Turning The Tide — A Story Of A Cleanup In The ‘90s For The Tacoma Of Today
“A leap of faith.” That’s how Paul Allen, former city councilmember, describes the City of Tacoma’s decision, in 1991, to purchase nearly 27 acres of property on the Thea Foss waterway in order to clean it up, in the new documentary, “Turning the Tide.”
It was a leap of faith that worked.
The film details the success story of the cleanup of the waterway, which revitalized the city and inspired environmental stewardship that lasts today.
The Thea Foss waterway was declared a part of the larger, 12-acre Commencement Bay Superfund site by the Environmental Protection Agency in 1983. The massive cleanup was daunting. That’s what inspired filmmaker Mark Wilcken.
“Tacoma was dealing with all these problems in the ‘70s and ‘80s,” he said. “And they would seem overwhelming. But somehow, they were able to tackle it.”
Years of waste from industries within the Port of Tacoma contaminated the waterway. Chemicals such as those used to make plastics, for cooling appliances, and from the burning of coal were dumped into the waterway.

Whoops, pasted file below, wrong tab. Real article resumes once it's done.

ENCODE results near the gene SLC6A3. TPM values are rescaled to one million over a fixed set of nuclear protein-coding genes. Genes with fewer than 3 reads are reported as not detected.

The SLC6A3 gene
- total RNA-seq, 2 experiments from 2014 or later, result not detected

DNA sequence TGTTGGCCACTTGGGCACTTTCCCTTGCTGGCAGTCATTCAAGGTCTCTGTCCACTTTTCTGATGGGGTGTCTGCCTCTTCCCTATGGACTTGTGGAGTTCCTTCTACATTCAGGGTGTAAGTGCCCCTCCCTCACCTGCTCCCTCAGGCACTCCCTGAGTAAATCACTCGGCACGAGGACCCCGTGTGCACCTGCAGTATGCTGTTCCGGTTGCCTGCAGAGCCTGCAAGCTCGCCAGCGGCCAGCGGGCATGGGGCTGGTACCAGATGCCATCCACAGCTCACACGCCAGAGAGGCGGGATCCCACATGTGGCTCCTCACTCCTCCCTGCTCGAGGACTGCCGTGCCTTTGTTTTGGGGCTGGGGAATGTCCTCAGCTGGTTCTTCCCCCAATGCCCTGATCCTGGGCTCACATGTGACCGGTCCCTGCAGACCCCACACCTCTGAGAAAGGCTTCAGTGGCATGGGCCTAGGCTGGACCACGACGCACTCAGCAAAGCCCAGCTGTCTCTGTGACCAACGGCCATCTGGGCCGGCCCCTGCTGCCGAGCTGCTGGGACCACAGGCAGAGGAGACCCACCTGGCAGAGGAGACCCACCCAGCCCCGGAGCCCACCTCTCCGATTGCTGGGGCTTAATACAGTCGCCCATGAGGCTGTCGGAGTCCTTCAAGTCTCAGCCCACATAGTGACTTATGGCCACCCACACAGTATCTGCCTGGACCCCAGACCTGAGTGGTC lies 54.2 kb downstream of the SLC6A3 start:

In a clip from the documentary, Claire Petrich, a landowner on the waterway, reflects on the boom of industry that led to environmental downfall.
“They had the whole world in front of them, they were so excited,” she said. “And those who were involved really had no sense of what the environmental impact was.”
The film demonstrates how the City of Tacoma purchased the land, and alongside private companies and state partners began the cleanup in 1994. It was finished in 2006.
“They took a lead in something that most people would be hesitant to do, and it was a huge gamble for them,” Filmmaker Wilcken said. “Because you’re buying contaminated land, you don’t know what you’re going to find in it.”
He said the cleanup motivated Tacomans to become stewards of their environment. That stewardship has continued in the city, and as climate change worsens, he believes it’s more important now.
“As we go into these next few decades, facing different environmental and climate issues, [I hope] that people understand their role in it, their stewardship in it,” Wilcken said.
It’s a story of how much impact we can have on our environment. Leah Michaelson, community relations officer with the city, agreed that showing the impacts from industry and then the necessary cleanup which follows, sends a message for today.
“I think it’s a really great metaphor for the world and the climate that we’re living in now,” Michaelson said.
The movie premieres Sept. 22 at the Pantages Theater and is free. There will be additional screenings at the Grand Cinema the following week. The city’s Environmental Services Department produced the film.